Tourism – General Practicalities

Banking and Money

The Ethiopian birr is one of the relatively strongest currencies in Africa, though it has devalued significantly in recent years. Banknotes come in denominations of birr 200,100, 50, 10, 5, and 1, and centime and birr 1 coins are also minted. Foreign currency, in particular US dollars, pounds sterling, and euros, can be changed into birr at private ‘forex bureaux’, as well as at most banks during banking hours (usually 8.30 am to 4 pm Monday–Saturday).  Local currency can be drawn from a countrywide network of 24-hour ATMs with international Visa and MasterCards.

Retail Opening Hours

Shop opening hours tend to be less fixed and more whimsical than in Europe or North America. However, most places operate to core opening hours of around 8am to 5pm Monday–Saturday, but some might stay open until as late as 9pm or 10pm, and many also open on Sundays and public holidays.

Power Supply

Electricity is 220 volts at 50 cycles. Power cuts are frequent although the largest hotels and restaurants serving international visitors usually have generators. In any case it is a good idea to bring a torch as some streets in Addis can be dark at night. A torch will also be useful if you are planning to visit remote locations. Plug standards vary but the Type C (European two-pin) and Type L (Italian three-pin) sockets are most common.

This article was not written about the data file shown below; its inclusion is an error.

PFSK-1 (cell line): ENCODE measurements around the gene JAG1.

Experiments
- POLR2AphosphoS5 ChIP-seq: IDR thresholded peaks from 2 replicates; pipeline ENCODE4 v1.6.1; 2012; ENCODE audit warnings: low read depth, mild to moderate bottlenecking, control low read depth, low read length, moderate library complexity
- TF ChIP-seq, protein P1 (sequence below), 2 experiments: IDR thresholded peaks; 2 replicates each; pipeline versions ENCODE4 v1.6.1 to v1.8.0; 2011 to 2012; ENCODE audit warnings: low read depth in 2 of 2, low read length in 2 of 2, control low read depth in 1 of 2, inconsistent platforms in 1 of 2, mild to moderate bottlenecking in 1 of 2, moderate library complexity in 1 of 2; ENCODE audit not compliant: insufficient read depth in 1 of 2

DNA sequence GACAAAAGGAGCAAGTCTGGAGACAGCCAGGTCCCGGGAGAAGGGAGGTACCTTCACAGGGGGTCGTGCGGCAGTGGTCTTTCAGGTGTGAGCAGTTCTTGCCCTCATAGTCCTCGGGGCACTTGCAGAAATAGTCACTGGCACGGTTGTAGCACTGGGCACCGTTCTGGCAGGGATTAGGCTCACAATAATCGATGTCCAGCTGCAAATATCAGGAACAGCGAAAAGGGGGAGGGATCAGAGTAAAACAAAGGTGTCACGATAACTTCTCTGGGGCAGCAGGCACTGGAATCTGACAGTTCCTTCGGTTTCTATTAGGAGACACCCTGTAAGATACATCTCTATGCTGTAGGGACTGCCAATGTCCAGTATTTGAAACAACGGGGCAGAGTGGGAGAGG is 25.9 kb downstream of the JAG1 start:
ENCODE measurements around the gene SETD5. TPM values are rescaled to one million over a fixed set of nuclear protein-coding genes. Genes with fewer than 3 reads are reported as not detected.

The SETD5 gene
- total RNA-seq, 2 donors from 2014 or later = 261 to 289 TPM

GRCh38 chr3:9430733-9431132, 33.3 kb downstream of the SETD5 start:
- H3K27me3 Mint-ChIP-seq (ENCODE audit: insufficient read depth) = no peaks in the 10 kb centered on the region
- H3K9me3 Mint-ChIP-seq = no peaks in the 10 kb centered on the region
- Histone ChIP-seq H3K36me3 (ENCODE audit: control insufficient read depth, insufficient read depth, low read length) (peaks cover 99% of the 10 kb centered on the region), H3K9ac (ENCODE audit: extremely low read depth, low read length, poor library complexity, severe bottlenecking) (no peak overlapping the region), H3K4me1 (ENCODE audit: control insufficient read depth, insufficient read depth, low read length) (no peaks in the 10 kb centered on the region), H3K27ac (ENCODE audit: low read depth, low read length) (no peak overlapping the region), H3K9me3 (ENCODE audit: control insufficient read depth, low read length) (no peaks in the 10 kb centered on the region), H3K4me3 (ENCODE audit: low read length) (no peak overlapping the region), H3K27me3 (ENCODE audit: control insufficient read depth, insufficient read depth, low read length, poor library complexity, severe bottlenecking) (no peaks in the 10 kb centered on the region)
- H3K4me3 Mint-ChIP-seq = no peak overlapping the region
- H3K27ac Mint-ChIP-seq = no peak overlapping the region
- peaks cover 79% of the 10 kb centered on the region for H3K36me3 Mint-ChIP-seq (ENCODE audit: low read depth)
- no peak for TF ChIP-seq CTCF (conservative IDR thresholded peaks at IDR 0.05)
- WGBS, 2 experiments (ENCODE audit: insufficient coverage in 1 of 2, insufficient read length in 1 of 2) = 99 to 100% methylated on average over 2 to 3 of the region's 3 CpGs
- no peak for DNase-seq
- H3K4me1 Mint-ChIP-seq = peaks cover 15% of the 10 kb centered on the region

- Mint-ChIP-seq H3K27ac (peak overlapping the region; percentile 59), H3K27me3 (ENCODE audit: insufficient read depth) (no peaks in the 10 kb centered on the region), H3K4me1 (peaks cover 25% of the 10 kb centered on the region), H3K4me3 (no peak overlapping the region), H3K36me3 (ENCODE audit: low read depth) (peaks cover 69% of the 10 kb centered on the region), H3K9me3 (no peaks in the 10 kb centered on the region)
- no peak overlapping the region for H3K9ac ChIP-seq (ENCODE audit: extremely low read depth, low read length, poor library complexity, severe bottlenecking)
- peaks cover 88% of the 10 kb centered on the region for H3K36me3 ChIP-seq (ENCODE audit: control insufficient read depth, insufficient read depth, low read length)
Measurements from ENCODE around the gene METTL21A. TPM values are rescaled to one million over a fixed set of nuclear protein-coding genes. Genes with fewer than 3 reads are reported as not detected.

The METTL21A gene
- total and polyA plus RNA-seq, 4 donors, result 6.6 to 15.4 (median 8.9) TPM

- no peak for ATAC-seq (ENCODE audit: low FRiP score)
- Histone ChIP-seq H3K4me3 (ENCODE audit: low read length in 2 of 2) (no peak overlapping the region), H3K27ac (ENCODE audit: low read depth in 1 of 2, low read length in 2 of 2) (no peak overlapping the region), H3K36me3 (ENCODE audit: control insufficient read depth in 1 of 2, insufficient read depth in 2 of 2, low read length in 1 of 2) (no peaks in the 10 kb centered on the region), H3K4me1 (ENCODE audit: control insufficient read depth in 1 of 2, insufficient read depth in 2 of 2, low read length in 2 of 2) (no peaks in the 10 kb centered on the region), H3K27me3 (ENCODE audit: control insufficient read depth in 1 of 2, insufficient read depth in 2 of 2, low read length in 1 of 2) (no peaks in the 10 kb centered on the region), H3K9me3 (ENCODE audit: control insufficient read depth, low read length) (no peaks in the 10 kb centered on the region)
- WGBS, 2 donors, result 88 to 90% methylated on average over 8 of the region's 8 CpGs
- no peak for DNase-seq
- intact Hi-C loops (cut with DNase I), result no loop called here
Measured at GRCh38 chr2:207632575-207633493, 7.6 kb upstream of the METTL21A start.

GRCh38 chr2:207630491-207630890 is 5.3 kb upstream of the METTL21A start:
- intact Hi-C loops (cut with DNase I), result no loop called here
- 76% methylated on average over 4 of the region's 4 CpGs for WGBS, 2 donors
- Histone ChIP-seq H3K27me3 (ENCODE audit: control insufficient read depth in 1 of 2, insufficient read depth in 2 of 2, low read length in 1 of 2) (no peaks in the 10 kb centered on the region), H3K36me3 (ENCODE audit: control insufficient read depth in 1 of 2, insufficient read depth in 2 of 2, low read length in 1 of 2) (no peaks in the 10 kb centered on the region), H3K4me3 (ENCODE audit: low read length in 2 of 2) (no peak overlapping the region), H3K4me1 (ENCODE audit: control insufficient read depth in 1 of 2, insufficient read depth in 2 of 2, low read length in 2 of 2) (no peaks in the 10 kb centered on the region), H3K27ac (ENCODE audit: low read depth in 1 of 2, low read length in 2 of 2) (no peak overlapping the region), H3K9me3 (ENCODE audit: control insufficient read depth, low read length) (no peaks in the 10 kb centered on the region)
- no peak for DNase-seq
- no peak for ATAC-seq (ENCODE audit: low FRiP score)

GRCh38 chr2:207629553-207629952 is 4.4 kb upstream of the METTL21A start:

The international dialing code is +251. As is the case elsewhere, mobile phones are now more popular than landlines. The only provider is Ethio Telecom (, which sells cheap local SIM cards at its stores in Addis Ababa and elsewhere. All phone numbers are now 10 numerals long, and mobile numbers can easily be recognized because they all start with ‘09’.

Health and safety

Ethiopia is a safe and reasonably healthy country provided you take a few common sense precautions.

Ensure your inoculations for typhoid, tetanus, polio and hepatitis A are up to date, mainly if you are traveling out of the capital or you will stay away from the largest hotels.

Anti-malarial prophylactics should be taken if you’ll be visiting low-lying moist regions such as the southern Rift Valley and South Omo. There is also a small risk of malaria, especially during the rainy season, at mid-altitude sites such as Bahir Dar and Harar. Malaria is all but absent above 2000m, for instance in Addis Ababa, Gondar, Lalibela and the Bale and Simien mountains.

Avoid drinking or brushing your teeth with tap water. Bottled water is safe and widely available.

Its a good idea to carry a few packs of antiseptic wet wipes to wash your hands after toilet stops or before meals in more remote areas where running water may not be available.

Ethiopia is a safe and politically stable country, though there may be some risk attached to travel in remote border areas with more volatile neighbours such as Eritrea, Somalia, Sudan and South Sudan. None of these areas is likely to be visited on a normal tour.

Pickpockets and con artists proliferate in central Addis Ababa but are not a serious cause for concern elsewhere in the country.